There is little for me to consider, and I accept the Doughertys’ offer. E.J. Dougherty books me on a flight to Orlando that is scheduled to depart the following afternoon. I pack my bags, and I arrange to visit with Talia at her parents’ house in Northeast Philadelphia. Talia’s expression turns gaunt when I confront her with the news. Time is short, I equivocate, and the two of us need to settle in upon some terms. We will stay together – that much is a given – and I will pay for Talia to spend her spring break with me in Central Florida. In addition, we will live in North Wildwood throughout the upcoming summer. I will involve Talia in any major life decisions going forward. Regarding the day-to-day, I am to call Talia at least two times during each week. We will correspond, exchanging letters, back and forth. I am to attend Talia’s graduation ceremony from West Chester University in mid-May, and the two of us will make definitive plans to celebrate our two-year anniversary in mid-June.
It is late now, and the two of us are exhausted. We say goodnight, and Talia watches from a screen door as I pull away along the curb.
Upon my arrival in Orlando, the living becomes easy. It is the off-season, which means I only work six-hour shifts during the week. I live in a gated community located in a tony suburb known as Hunter’s Creek. I spend my afternoons at the gym, or by the pool. The mid-days get arid, and they are policed by 15-minute downpours. I have access to a company vehicle. My gas and tolls are reimbursed.
I pick up Talia at the airport the second week in March. The two of us seem unfamiliar, a dynamic we attempt to bridge by having sex. I take Talia out to dinner, where I enjoy my first alcoholic beverage in over a month. The following day Talia accompanies me to Old Town, where we motor around the venue in a cart. On Wednesday, we head to Universal; on Thursday, we hit all four of the Disney parks. On Friday, we experience our only disagreement of the visit. It arises after Talia offers to facilitate the manufacture of a fake ID for an 18-year-old employee of the Docs. “This is out of line,” I say to Talia. The employee, who appears to be defending Talia’s honor, responds by inviting me to piss off.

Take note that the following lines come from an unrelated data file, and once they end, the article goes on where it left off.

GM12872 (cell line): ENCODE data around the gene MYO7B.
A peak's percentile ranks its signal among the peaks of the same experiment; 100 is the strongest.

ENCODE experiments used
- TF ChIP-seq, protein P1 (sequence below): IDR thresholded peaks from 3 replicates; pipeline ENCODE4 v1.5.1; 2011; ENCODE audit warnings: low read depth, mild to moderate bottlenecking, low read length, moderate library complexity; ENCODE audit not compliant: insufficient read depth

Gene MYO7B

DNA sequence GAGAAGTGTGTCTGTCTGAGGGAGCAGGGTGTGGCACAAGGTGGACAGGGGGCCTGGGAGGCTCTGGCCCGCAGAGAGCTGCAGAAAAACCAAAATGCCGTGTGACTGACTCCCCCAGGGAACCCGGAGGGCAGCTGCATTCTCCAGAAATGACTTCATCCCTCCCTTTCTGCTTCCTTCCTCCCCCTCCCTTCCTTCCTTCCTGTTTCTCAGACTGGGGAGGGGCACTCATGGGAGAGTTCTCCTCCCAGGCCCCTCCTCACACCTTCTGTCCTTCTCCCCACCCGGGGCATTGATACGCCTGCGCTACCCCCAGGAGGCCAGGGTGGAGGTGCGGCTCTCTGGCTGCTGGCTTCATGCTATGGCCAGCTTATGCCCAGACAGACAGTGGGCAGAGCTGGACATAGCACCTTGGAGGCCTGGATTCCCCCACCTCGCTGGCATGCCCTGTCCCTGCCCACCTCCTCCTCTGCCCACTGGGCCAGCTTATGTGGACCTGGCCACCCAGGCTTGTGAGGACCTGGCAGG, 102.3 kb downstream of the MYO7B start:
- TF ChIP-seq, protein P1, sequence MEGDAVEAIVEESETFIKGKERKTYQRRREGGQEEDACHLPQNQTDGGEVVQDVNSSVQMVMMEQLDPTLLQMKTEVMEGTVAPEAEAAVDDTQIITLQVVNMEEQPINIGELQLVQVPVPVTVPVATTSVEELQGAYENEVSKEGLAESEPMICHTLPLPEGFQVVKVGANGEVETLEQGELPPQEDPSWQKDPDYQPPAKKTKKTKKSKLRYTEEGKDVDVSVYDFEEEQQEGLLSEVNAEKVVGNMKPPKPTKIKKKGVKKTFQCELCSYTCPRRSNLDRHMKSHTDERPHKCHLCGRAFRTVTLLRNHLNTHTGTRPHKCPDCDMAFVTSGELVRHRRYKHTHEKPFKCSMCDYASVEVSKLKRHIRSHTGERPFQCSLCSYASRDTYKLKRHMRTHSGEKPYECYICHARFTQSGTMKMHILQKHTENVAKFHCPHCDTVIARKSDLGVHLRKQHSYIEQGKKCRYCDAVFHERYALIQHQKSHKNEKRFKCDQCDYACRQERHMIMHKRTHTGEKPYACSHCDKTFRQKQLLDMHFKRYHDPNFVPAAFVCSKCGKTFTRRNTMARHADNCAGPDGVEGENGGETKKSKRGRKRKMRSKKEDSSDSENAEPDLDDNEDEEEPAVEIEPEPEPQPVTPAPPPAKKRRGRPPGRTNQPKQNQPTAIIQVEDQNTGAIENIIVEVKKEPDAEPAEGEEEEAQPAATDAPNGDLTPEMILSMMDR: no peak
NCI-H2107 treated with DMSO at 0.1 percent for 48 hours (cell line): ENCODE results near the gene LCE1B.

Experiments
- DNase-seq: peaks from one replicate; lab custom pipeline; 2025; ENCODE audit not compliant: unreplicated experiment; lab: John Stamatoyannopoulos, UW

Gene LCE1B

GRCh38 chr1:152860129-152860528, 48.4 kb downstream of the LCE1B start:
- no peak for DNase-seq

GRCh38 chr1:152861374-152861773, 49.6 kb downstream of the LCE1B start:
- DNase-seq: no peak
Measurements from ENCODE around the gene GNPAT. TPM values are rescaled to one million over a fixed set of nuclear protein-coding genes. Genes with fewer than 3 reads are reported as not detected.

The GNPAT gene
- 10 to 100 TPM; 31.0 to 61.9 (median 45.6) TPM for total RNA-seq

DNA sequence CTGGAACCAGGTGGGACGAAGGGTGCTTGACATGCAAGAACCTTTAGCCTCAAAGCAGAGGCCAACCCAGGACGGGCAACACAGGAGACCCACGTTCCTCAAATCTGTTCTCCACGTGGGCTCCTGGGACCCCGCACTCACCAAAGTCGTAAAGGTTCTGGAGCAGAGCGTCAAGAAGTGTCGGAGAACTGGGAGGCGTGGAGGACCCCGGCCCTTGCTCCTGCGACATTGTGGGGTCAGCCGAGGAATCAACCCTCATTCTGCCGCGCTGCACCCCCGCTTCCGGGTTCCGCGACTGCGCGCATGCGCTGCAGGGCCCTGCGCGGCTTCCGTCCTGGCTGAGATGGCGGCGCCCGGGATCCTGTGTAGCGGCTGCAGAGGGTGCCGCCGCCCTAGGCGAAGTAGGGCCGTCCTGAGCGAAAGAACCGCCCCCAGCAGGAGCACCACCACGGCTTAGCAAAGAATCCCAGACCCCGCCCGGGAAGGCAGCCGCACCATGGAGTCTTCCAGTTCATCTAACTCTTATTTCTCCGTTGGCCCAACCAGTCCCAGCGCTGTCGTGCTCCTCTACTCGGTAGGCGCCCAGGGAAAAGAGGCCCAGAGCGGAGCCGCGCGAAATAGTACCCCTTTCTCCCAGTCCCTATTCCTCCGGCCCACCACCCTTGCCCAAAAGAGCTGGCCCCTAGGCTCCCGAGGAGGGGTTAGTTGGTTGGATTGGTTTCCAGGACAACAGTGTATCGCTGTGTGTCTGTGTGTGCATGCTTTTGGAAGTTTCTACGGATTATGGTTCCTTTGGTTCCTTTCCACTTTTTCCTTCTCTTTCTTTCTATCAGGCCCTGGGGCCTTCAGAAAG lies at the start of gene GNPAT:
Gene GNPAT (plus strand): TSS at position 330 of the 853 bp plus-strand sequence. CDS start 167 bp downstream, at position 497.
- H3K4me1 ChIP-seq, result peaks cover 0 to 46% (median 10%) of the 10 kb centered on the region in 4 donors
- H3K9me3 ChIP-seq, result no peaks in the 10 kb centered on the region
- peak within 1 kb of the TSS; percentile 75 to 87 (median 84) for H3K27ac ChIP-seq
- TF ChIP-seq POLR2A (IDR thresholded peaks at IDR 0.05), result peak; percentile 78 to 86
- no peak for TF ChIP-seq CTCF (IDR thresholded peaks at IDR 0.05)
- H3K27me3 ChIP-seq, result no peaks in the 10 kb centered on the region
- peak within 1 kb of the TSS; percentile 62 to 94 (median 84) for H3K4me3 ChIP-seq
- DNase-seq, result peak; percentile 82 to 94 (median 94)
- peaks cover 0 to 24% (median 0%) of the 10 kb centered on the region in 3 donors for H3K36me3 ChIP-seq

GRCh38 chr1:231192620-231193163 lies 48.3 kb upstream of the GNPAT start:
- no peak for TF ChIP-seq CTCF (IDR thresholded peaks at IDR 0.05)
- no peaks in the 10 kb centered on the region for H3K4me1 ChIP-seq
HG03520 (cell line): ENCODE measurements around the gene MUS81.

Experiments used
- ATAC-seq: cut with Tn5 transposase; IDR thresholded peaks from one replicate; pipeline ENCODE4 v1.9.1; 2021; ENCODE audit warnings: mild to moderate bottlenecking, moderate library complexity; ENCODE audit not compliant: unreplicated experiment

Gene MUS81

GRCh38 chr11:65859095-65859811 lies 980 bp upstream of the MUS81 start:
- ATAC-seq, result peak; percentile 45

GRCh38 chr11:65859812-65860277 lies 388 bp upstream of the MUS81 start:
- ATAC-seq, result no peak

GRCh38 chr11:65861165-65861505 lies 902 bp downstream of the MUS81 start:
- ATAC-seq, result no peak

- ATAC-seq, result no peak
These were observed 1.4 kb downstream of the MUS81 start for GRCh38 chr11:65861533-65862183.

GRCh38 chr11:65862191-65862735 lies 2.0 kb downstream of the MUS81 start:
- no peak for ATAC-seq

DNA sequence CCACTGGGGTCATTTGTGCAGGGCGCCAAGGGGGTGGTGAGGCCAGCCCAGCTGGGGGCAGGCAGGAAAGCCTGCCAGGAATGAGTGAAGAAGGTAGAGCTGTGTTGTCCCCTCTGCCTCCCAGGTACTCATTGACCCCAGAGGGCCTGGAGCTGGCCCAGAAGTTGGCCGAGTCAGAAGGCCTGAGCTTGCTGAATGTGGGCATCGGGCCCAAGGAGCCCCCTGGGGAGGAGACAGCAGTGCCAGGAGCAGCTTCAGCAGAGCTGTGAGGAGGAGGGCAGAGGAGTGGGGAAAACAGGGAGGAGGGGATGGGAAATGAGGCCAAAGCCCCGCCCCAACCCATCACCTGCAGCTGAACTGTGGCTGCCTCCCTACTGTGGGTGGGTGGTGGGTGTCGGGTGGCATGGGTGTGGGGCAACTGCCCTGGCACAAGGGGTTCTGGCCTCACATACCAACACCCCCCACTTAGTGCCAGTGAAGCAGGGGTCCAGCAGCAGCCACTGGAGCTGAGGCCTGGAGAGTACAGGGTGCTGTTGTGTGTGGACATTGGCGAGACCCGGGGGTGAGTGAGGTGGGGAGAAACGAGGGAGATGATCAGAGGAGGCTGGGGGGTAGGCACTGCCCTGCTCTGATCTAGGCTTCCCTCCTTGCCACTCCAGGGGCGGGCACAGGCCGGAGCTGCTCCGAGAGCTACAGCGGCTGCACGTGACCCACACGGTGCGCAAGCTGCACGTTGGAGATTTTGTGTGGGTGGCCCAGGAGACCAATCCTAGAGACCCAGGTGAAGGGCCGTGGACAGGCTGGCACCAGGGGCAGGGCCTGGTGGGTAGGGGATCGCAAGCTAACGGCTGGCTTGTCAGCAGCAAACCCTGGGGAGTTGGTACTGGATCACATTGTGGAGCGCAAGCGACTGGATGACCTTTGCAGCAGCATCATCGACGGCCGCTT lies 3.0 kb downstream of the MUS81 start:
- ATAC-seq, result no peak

The horse is out of the gate now. And, as such, it no longer matters that Talia lives a thousand miles away, or that – so far as I know – she has no go-to source for procuring fake IDs. I am on the clock, and I am this kid’s supervisor. I hold no stock in entertaining Talia’s “side.”
I drive Talia to the airport on Saturday. Our relationship is disintegrating, and the two of us begin to have at it over the phone. I am suspicious, and jealous, particularly on evenings when I leave a message and Talia fails to call me back until the following afternoon. One night in April Talia answers the phone around 2 AM. She is drunk, and maybe high, and she explains that she is in her bedroom at West Chester University, alone. We talk, and at a certain point I can hear a man’s voice entering the room. The voice stops short, and I ask Talia who that was. After denying that there was any voice, Talia hangs up the phone. When I call back, the line is busy. Ten hours later, Talia admits that the voice belonged to a male friend. He was stopping by to say hello.
I am drinking on a regular basis. I get excessively drunk during the first week in May. I have taken a night off to watch Game 4 of the Eastern Conference Semifinals between the Philadelphia Flyers and the Pittsburgh Penguins. That game stretches to five overtimes (approximately seven hours). I am 14 Molsons deep by the time Keith Primeau evens the series at two. A few nights later I get hard-liquor drunk with a pair of sisters who are visiting from Wildwood. That outing ends with me in the backseat of a sedan, where I am making out with the younger sister – an 18-year-old who works for the Doughertys, as well.